Middle Class Incomes Yet To Recover From Crisis As Wealth Gap Widens

“First, widening inequality is a very long-term trend, one that has been decades in the making. The degree of inequality we see today is primarily the result of deep structural changes in our economy that have taken place over many years, including globalization, technological progress, demographic trends, and institutional change in the labor market and elsewhere. By comparison to the influence of these long-term factors, the effects of monetary policy on inequality are almost certainly modest and transient.” 


That’s what Blogger Ben Bernanke (who is of course distinct from PIMCO advisor Ben and Citadel co-conspirator Ben) had to say earlier this month about the idea that the Fed’s post-crisis policies have contributed to income inequality in America. 

The above-cited Bernankespeak can be translated as follows: poor people have been getting poorer for a long, long time, so sure, maybe the Fed contributed a little bit, but probably not a whole lot.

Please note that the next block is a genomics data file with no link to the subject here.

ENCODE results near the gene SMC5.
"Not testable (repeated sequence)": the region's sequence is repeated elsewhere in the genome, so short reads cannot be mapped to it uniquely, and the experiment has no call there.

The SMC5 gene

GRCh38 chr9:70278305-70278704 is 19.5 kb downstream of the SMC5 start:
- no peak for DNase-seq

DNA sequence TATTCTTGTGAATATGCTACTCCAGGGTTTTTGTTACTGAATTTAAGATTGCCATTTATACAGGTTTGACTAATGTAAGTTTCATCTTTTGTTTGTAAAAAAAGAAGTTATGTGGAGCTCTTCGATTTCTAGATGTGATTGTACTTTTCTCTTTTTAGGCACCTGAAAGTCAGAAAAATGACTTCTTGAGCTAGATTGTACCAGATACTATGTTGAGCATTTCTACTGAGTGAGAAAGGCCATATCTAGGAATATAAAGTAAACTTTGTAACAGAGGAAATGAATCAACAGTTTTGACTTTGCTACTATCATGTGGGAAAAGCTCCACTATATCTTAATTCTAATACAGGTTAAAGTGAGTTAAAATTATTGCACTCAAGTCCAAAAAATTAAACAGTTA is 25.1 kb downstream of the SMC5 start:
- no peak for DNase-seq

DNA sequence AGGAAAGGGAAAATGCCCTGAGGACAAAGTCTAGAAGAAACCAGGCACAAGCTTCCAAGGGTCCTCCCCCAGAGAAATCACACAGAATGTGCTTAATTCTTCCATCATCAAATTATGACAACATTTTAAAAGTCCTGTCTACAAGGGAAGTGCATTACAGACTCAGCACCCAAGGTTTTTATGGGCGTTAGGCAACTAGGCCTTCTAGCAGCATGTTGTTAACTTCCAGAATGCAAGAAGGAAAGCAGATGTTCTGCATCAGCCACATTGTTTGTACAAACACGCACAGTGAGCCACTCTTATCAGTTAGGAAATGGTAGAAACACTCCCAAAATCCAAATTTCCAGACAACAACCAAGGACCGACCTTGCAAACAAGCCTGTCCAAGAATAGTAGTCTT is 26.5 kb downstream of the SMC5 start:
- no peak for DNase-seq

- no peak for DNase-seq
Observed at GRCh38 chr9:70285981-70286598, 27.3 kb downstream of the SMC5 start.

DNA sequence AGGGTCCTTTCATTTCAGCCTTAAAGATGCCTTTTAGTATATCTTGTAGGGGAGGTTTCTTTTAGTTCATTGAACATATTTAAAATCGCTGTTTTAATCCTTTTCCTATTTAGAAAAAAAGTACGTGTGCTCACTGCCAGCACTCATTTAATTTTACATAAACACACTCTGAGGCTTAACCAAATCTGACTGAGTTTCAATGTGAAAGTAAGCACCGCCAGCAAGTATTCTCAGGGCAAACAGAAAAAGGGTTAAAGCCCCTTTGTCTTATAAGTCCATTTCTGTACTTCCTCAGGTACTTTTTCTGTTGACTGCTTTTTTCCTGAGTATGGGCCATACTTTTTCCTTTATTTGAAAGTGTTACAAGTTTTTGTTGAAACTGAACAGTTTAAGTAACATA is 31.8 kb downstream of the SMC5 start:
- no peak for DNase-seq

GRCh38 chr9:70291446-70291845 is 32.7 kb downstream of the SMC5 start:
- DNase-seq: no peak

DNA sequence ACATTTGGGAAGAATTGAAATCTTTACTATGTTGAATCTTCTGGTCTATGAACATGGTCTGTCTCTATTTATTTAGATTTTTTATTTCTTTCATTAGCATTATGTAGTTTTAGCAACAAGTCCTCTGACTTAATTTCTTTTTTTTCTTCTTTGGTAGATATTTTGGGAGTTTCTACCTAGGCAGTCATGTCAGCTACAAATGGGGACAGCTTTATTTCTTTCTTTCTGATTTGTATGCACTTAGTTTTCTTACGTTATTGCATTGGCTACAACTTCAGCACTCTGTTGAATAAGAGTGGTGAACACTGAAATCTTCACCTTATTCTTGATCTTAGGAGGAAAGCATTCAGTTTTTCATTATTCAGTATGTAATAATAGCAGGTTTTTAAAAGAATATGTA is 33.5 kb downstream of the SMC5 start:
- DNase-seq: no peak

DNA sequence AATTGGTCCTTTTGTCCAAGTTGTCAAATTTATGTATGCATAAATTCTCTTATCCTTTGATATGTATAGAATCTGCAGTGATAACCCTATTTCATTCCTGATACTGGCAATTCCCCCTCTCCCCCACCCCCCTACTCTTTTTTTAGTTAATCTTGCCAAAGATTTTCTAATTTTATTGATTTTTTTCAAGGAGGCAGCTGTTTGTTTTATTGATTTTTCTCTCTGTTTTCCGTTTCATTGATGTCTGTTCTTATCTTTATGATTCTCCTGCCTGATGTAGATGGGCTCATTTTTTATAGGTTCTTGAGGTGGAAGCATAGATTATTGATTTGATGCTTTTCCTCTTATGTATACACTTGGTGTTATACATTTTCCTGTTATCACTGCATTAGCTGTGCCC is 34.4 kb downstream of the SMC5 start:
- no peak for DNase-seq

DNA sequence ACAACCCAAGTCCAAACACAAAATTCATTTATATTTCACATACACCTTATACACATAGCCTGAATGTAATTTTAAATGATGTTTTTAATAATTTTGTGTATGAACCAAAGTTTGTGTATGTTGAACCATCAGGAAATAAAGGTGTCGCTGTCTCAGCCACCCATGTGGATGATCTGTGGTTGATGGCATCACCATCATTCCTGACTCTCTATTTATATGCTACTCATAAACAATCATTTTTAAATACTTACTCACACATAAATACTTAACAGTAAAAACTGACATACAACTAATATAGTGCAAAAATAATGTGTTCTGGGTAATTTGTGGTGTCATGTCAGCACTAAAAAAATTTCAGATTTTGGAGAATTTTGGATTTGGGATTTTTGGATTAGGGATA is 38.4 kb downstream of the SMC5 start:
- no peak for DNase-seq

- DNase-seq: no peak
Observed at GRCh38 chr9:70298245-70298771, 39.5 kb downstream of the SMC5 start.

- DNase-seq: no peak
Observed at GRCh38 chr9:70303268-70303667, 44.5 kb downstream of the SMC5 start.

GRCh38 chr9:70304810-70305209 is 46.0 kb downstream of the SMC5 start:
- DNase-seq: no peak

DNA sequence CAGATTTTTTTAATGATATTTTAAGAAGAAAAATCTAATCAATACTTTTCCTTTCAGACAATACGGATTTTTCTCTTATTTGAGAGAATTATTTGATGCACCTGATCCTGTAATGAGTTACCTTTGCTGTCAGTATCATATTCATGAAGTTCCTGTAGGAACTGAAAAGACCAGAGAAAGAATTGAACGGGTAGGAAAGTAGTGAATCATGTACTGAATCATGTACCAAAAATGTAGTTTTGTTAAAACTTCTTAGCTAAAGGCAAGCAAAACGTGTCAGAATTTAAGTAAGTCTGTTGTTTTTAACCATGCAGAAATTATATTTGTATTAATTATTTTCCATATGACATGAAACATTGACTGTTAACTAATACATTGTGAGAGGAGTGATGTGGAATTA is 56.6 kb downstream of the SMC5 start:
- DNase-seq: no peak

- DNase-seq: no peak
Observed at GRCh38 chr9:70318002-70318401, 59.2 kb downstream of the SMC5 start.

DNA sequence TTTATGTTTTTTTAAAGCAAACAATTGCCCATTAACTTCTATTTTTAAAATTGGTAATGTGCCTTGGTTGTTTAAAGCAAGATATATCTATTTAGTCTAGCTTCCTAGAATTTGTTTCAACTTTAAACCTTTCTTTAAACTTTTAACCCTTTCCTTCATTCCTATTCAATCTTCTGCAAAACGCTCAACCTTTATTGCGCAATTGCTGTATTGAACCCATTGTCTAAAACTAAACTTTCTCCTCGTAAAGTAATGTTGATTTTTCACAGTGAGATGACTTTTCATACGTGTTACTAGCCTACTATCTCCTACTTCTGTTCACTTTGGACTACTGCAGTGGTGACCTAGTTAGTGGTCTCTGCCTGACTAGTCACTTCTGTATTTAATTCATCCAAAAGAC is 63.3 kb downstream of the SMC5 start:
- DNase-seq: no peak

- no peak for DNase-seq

A common sense appraisal of QE tells a different story.

Deliberately inflating the assets most likely to be concentrated in the hands of the rich quite clearly increases the wealth divide and indeed, even the St. Louis Fed acknowledges that the American Middle Class is effectively dying a slow death in the post-crisis world.

For proof, look no further than the latest data on US household income which shows that while the 0.001%, the 0.01%, the 0.1%, and the 1% have all nearly recovered their pre-crisis share of the national income, the bottom 50% of US filers' share is not only lower than it was in 2007, but is in fact lower than it was in the depths of the crisis:


More color from Bloomberg:

The IRS recently released its latest income data on U.S. households. The numbers, which go through 2012, show that the top sliver of taxpayers recovered quickly from the recession. That's not what happened for everyone else.


U.S. household income is getting increasingly concentrated at the top. That was especially true in 2012, when there was a race to sell valuable assets before the top capital gains tax rate jumped to 23.8 percent from 15 percent.

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Perhaps Blogger Ben will help to explain the above — which seems to contradict his assessment — in a forthcoming Brookings post.